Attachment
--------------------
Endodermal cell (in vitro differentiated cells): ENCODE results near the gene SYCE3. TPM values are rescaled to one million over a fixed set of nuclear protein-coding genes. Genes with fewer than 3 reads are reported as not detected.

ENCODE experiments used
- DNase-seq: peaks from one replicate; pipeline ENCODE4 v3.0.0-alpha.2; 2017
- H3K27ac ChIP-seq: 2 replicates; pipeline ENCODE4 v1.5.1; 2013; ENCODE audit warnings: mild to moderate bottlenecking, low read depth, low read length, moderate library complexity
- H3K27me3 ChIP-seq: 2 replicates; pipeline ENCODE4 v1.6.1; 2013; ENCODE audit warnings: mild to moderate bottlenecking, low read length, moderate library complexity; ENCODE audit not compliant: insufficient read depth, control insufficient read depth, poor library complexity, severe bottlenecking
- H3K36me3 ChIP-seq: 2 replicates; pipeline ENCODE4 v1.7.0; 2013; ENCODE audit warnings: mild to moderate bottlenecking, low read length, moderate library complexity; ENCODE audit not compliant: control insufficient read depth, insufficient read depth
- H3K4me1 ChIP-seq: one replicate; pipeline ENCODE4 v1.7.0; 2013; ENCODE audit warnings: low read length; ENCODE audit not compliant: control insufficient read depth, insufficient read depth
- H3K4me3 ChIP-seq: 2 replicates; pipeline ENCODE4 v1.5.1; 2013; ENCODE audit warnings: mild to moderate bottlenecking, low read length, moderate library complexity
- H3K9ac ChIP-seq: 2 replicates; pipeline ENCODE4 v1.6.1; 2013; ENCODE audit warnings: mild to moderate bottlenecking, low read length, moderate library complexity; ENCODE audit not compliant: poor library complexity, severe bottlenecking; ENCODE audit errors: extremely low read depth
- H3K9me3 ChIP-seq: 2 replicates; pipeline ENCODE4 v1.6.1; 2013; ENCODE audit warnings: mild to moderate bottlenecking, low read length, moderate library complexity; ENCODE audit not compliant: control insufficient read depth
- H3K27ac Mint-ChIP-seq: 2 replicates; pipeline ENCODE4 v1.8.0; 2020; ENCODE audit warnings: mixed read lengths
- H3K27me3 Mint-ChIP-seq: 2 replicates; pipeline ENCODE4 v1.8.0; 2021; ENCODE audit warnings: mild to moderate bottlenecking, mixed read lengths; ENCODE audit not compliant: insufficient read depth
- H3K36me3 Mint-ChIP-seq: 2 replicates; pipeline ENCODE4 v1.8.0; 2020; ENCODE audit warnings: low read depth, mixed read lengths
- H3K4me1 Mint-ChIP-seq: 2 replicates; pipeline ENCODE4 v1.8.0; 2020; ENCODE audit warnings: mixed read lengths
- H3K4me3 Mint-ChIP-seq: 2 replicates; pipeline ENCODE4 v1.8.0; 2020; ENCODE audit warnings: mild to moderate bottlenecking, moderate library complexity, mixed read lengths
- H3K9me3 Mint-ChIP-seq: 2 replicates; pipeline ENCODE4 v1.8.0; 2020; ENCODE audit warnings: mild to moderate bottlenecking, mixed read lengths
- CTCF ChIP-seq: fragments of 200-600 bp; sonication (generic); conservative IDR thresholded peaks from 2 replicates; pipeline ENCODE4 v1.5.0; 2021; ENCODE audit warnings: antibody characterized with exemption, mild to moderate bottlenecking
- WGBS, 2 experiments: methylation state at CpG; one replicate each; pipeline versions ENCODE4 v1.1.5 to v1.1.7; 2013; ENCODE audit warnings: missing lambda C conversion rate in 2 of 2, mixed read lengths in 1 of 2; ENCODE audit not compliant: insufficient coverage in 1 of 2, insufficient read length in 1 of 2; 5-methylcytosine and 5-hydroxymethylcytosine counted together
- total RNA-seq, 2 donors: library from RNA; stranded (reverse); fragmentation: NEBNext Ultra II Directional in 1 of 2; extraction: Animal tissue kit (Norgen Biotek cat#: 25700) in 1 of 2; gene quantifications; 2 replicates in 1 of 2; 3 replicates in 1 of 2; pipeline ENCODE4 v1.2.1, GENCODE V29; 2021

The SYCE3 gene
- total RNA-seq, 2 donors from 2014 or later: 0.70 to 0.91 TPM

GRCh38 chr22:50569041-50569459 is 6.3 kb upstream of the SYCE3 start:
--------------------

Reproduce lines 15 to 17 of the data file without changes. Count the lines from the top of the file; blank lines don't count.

- H3K4me3 Mint-ChIP-seq: 2 replicates; pipeline ENCODE4 v1.8.0; 2020; ENCODE audit warnings: mild to moderate bottlenecking, moderate library complexity, mixed read lengths
- H3K9me3 Mint-ChIP-seq: 2 replicates; pipeline ENCODE4 v1.8.0; 2020; ENCODE audit warnings: mild to moderate bottlenecking, mixed read lengths
- CTCF ChIP-seq: fragments of 200-600 bp; sonication (generic); conservative IDR thresholded peaks from 2 replicates; pipeline ENCODE4 v1.5.0; 2021; ENCODE audit warnings: antibody characterized with exemption, mild to moderate bottlenecking